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Cultivating Intercultural Maturity

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Karl Turnlund

on 22 September 2016

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Transcript of Cultivating Intercultural Maturity

Cultivating Intercultural Maturity:

Are exposed to the concept and practice of intergroup dialogue

Are able to articulate ways in which intergroup dialogue can be incorporated into professional practice

Gain practical strategies, resources, and examples of action steps to cultivate a culture of intercultural maturity at your respective institutions

Outline
Theoretical overview
Introduction to intergroup dialogue
Intergroup dialogue simulation
Connection to professional practice
Reflection
Theoretical Overview
Intergroup Dialogue Practice!
Introduction
Exploring the intersectionality of identity development and cultural competency through the art of intergroup dialogue

Facilitators
Student Affairs in Higher Education graduate students
Virginia Engwall
Meghan Morris
Karl Turnlund
Jen Van Ewyk
Self-Authorship
Learning Partnerships Model
Intercultural Maturity
Intergroup Dialogue
Reflection
We hope you...
Fishbowl Simulation
References
Baxter Magolda, M. B. (2004). Creating learning partnerships in higher education: Modeling the shape, shaping the model. In M. B. Baxter Magolda & P. M. King (Eds.),
Learning partnerships: Theory and models of practice to educate for self-authorship
(pp. 303 - 332). Sterling, VA: Stylus.

Baxter Magolda, M.B. (2008). Three elements of self-authorship.
Journal of College Student Development
,
49
(4), 269-284.

King, P. M., & Baxter Magolda, M. B. (2005). A developmental model of intercultural maturity.
Journal of College Student Development
,
46
(6), 571-592.

Zúñiga, Ximena. (2003). Bridging differences through dialogue.
About Campus
,
7
(6), 8-16.
"Demonstrating one’s intercultural skills requires several types of expertise, including complex understanding of cultural differences (cognitive dimension), capacity to accept and not feel threatened by cultural differences (intrapersonal dimension), and capacity to function interdependently with diverse others (interpersonal dimension)." (King & Baxter Magolda, 2005)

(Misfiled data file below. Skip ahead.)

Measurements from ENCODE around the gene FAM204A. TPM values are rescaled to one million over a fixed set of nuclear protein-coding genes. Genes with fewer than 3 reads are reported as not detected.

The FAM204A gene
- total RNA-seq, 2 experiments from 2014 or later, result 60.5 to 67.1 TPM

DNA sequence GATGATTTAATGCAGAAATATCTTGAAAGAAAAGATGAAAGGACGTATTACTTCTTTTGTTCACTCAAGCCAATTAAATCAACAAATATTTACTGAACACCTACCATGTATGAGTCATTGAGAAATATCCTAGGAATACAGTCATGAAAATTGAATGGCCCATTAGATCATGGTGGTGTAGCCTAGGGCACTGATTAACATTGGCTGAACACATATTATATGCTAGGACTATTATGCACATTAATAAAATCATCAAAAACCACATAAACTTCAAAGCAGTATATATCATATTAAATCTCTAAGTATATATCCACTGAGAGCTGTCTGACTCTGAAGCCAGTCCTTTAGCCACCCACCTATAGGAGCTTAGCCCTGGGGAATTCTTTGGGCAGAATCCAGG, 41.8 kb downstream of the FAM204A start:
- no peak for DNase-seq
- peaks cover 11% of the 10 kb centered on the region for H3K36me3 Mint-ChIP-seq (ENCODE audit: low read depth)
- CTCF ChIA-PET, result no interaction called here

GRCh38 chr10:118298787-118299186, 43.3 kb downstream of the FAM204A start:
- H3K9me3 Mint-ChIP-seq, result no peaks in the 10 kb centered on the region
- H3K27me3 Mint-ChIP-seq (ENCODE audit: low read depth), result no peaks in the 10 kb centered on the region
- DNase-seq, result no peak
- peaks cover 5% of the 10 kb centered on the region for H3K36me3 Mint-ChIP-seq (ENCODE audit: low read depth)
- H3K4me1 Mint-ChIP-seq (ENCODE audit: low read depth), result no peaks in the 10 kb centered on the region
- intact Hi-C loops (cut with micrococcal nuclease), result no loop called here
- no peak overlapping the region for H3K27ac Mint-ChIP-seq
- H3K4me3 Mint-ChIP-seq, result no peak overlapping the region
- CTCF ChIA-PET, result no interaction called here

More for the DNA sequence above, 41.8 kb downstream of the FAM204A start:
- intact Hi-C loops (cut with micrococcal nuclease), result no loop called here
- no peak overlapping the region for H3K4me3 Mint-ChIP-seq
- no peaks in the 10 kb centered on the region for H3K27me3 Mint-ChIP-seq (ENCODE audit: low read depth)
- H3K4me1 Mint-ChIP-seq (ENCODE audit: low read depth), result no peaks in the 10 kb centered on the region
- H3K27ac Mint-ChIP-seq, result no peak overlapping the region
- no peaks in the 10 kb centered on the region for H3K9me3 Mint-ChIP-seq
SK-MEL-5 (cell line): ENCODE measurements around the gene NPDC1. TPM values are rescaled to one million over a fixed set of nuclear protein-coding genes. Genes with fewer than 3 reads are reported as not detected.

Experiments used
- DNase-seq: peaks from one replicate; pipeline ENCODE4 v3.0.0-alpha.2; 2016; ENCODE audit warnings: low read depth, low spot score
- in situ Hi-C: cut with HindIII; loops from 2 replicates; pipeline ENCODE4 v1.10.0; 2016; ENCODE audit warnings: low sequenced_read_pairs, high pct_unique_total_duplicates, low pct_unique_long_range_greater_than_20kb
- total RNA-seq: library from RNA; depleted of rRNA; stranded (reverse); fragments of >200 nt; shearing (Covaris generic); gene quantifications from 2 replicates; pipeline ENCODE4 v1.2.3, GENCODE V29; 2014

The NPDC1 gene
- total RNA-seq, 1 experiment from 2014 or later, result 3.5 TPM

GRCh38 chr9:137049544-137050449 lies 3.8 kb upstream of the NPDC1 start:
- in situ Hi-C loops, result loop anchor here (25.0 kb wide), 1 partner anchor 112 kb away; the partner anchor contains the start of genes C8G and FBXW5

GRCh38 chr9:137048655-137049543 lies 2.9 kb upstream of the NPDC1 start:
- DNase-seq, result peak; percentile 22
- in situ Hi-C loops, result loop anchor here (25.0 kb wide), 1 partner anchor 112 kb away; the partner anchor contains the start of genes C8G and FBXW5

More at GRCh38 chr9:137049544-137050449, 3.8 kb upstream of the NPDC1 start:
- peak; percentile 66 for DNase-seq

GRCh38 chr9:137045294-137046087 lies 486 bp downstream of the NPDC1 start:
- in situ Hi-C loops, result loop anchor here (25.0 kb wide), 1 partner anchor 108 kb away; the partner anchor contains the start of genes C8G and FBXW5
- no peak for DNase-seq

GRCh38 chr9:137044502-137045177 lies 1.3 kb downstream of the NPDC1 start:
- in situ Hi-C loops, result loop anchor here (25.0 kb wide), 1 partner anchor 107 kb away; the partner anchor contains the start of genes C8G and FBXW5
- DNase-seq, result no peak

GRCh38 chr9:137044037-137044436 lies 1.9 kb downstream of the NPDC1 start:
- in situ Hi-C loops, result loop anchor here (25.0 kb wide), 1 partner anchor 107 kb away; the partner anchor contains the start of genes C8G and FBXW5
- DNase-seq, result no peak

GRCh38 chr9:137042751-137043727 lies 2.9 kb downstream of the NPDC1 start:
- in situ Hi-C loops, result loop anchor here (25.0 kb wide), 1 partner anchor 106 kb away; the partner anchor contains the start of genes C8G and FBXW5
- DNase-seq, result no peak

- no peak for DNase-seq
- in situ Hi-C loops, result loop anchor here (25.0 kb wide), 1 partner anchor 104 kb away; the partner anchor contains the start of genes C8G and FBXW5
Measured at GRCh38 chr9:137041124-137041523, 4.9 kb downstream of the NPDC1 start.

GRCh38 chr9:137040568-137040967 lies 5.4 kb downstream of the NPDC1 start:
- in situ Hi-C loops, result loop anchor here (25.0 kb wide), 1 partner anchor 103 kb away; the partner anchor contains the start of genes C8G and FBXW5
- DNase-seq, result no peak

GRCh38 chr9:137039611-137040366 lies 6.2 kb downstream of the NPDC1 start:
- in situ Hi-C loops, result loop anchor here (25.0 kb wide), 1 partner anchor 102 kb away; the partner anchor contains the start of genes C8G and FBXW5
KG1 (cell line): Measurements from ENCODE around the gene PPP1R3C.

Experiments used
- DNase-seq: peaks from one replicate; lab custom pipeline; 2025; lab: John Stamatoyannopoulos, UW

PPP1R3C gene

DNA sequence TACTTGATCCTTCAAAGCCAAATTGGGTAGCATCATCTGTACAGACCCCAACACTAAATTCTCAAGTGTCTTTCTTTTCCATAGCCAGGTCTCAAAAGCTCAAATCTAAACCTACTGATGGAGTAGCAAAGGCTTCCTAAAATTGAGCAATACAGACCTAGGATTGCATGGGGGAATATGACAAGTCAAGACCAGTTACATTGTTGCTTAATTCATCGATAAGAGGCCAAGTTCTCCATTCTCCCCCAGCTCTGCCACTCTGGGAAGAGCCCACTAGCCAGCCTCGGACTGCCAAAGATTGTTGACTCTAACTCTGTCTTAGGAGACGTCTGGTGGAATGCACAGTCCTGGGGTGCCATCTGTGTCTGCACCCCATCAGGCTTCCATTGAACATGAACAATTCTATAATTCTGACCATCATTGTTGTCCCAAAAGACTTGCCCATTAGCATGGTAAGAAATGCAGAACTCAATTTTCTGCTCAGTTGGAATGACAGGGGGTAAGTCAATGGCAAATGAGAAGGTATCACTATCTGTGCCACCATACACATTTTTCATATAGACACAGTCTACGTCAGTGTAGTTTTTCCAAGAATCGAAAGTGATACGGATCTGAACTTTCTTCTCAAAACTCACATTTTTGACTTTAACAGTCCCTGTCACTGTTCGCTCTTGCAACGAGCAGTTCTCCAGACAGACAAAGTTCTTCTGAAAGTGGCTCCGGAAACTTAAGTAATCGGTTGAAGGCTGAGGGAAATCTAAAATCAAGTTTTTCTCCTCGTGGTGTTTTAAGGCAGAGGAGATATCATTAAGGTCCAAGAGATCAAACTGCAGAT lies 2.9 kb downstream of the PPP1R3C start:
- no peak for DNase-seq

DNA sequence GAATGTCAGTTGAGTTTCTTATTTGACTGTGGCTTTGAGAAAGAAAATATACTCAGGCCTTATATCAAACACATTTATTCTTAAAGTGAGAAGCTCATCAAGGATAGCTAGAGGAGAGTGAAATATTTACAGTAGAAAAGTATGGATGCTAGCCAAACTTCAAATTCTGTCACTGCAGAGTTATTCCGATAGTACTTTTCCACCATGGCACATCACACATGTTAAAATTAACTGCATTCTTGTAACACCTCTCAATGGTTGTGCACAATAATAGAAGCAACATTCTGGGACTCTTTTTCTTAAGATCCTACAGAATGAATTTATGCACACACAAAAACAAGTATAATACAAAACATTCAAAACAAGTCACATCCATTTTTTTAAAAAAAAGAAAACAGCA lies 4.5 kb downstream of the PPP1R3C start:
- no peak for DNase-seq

Overview
"Intergroup dialogue is a face-to-face facilitated conversation between members of two or more social identity groups that strives to create new levels of understanding, relating, and action"
(Zuniga, 2003).
Participants
Where are you from?
What do you do?
What are you hoping to gain?
In what ways can we use intergroup dialogue to encourage intercultural maturity?
How can you use intergroup dialogue in your specific context?
Structuring Dialogue
Step 1:
Creating an environment for dialogue

Step 2:
Situating the Dialogue: Learning
About Differences and Commonalities of Experience

Step 3:
Exploring Conflicts and Multiple
Perspectives: Dialoguing About “Hot” Topics

Step 4:
Moving from Dialogue to Action: Action Planning and Alliance Building
The Intergroup Dialogue
Approach
This approach starts with the proposition that meaningful dialogue and learning across race and other social group boundaries requires an educational practice that intentionally builds upon three interconnected pedagogical processes:

Sustained Communication
Critical Social Awareness
Bridge Building
Questions?
Comments?
Meghan Morris
morris89@miamioh.edu
Karl Turnlund
turnlukp@miamioh.edu
Virginia Engwall
engwalv@miamioh.edu
Jen Van Ewyk
vanewyjm@miamioh.edu

Thank you for your attention and participation!
What Dialogue IS...
There's no winners or losers
What Dialogue is NOT...
Does not have to have a conclusion
Is built on TRUST
Requires openness, vulnerability, and BRAVERY
Whose responsibility is it to encourage intercultural maturity in students?
Full transcript